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#29
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#29
(Original post by Lara C.)
so your saying a fat person is just as strong as a muscular person? :rolleyes:
No...i never mentioned a 'fat person'. I mentioned 'mass' in the context of ones skeletal structure.
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Lara C.
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#30
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#30
(Original post by Tyler Durden)
No...i never mentioned a 'fat person'. I mentioned 'mass' in the context of ones skeletal structure.
your skeletal structure does not lift the weight for you. the entire force is created by the muscles.
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Planto
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#31
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#31
(Original post by Makaveli_The_Don)
I can bench 50kg

and 15kg for BB curl

so not on your levels yet lol
This is about where I'm at, but my gym at home sucks a fat one so I have to do upright chest press instead of benches and I have to use a resistance machine for any dumbell curl above 10kg -_-
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Planto
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#32
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#32
(Original post by Lara C.)
your skeletal structure does not lift the weight for you. the entire force is created by the muscles.
More body mass = greater exertion required to move = stronger muscles. So yes, a large person would be naturally stronger than a small person. I'd have thought that's obvious.
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Tyler Durden
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#33
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#33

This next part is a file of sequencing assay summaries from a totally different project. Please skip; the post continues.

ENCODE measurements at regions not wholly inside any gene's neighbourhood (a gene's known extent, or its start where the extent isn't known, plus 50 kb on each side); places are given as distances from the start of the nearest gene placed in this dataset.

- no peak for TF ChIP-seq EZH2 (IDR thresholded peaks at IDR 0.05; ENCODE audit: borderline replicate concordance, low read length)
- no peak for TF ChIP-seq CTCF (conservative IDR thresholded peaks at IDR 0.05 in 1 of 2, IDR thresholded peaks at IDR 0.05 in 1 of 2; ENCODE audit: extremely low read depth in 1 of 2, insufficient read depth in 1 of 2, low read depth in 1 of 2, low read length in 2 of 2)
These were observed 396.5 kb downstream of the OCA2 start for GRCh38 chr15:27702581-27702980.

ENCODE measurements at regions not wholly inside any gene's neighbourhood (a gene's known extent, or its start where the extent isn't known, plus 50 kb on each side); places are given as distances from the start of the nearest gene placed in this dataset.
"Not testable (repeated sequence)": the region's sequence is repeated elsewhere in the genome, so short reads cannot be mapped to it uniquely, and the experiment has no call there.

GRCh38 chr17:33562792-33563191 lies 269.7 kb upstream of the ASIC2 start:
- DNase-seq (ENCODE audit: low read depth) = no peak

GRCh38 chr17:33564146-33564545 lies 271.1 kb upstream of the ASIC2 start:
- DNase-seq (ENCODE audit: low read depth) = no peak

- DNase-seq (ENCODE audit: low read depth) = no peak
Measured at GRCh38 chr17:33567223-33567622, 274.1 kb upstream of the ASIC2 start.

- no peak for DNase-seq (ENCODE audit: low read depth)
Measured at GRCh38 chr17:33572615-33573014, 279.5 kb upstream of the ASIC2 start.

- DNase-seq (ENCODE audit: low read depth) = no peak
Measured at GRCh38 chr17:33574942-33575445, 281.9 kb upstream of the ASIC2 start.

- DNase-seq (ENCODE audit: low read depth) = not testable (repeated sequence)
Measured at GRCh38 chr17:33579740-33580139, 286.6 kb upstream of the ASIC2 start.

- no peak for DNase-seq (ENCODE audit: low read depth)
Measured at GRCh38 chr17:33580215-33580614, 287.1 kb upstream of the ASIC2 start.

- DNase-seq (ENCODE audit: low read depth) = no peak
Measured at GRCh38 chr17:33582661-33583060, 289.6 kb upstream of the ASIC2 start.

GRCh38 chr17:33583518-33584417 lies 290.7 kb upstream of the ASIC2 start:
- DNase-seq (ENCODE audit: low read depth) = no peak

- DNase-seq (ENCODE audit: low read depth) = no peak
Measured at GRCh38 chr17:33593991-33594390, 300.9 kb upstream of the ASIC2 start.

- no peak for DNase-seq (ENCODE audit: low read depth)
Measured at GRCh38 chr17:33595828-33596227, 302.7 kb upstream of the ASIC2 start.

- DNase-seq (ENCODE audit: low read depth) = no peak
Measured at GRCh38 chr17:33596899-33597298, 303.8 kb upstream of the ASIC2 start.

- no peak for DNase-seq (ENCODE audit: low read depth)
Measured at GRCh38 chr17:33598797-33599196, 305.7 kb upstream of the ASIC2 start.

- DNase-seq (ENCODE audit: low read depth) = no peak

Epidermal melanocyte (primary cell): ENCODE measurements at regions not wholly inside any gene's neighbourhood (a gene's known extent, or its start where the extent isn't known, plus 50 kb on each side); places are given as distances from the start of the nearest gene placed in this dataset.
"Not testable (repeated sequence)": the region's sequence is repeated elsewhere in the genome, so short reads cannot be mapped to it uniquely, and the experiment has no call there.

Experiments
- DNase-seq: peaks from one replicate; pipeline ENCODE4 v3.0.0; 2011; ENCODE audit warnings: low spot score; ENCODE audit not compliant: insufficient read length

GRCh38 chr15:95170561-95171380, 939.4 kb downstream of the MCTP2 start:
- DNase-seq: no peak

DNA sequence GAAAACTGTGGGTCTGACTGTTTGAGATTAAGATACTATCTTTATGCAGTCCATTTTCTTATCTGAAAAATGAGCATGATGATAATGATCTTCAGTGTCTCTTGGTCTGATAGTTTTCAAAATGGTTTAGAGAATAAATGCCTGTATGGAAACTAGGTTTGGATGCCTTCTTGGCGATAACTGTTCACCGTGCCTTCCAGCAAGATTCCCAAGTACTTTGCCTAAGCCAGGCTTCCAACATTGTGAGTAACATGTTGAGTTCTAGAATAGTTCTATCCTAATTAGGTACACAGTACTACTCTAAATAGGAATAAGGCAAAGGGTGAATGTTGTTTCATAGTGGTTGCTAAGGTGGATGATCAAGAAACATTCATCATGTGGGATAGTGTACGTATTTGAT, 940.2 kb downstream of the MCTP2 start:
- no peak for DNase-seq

(Original post by Planto)
More body mass = greater exertion required to move = stronger muscles. So yes, a large person would be naturally stronger than a small person. I'd have thought that's obvious.
Indeed
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Lara C.
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#34
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#34
(Original post by Planto)
More body mass = greater exertion required to move = stronger muscles. So yes, a large person would be naturally stronger than a small person. I'd have thought that's obvious.
the argument is that if you have more bone mass you are therefore stronger. which is wrong.

you could have as much mass as you want, that doesnt mean your muscles will be stronger.

muscles are to do with strength, not bone. and size does not equal stronger muscles.
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Tyler Durden
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#35
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#35
(Original post by Lara C.)
the argument is that if you have more bone mass you are therefore stronger. which is wrong.

you could have as much mass as you want, that doesnt mean your muscles will be stronger.